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Citing frequent road closures, Lee Lee’s Hot Kitchen closes

Hospitality and Tourism
Ashley Heffernan
  • Ashley Heffernan
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Lee Lee’s Hot Kitchen opened in early 2014 at 218 President St. in downtown Charleston. It closed this week, founding partner Karalee Fallert said. (Photo/Provided)

Sunday night was the last time Lee Lee’s Hot Kitchen served up its orange chicken, beef with broccoli or walnut shrimp.

Founding partner Karalee Fallert announced Monday that the nearly 3-year-old Chinese restaurant at 218 President St. in the Westside neighborhood of downtown Charleston has closed. Fifteen employees lost their jobs; Fallert said she is working to help them get positions at her other restaurants, which include Closed for Business, The Royal American, The Park Cafe and Taco Boy.

Founding partner Karalee Fallert said she is working to help the 15 employees who lost their jobs get positions at her other restaurants, which include Closed for Business, The Royal American, The Park Cafe and Taco Boy. (Photo/Provided)Fallert attributed the decision to close mostly to the frequent street closures near the restaurant for road work. Over the past two years, the city has shut down several streets, including President Street, while installing stormwater drainage systems and doing utility work associated with the Septima Clark Drainage and Transportation Improvement Project.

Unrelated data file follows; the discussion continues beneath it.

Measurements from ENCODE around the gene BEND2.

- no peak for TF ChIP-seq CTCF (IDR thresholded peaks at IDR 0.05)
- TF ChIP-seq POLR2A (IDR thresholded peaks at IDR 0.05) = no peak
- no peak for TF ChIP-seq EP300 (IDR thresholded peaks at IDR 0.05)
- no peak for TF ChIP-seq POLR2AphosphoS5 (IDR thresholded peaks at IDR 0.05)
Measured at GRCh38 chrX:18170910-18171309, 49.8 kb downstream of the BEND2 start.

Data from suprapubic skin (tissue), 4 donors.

“The past two summers, we had almost three months total where you had real limited access to the restaurant,” Fallert said.

She said access issues started to exacerbate other issues, and it began to feel like the restaurant was “taking a beating every time you turn around.”

Fallert has thought about reopening the restaurant after the road work is complete, but she’s also concerned about labor and staffing issues getting worse. She said Charleston has a finite labor pool in food and beverage, and finding a cook trained to use a wok, a common tool in Chinese cuisine, is even harder to come by.

“To be a strong wok cook, that takes years and years. So we have made some adjustments,” she said, explaining that the restaurant trained its chefs. “We don’t have a large Asian population here like you do in other communities to pull from.”

At this time, Fallert said she doesn’t have plans for the empty restaurant space, on which she has a long-term lease.

“We are grateful to all the loyal patrons who have supported us since we opened our red door,” she said.

Reach Ashley Heffernan at 843-849-3144.

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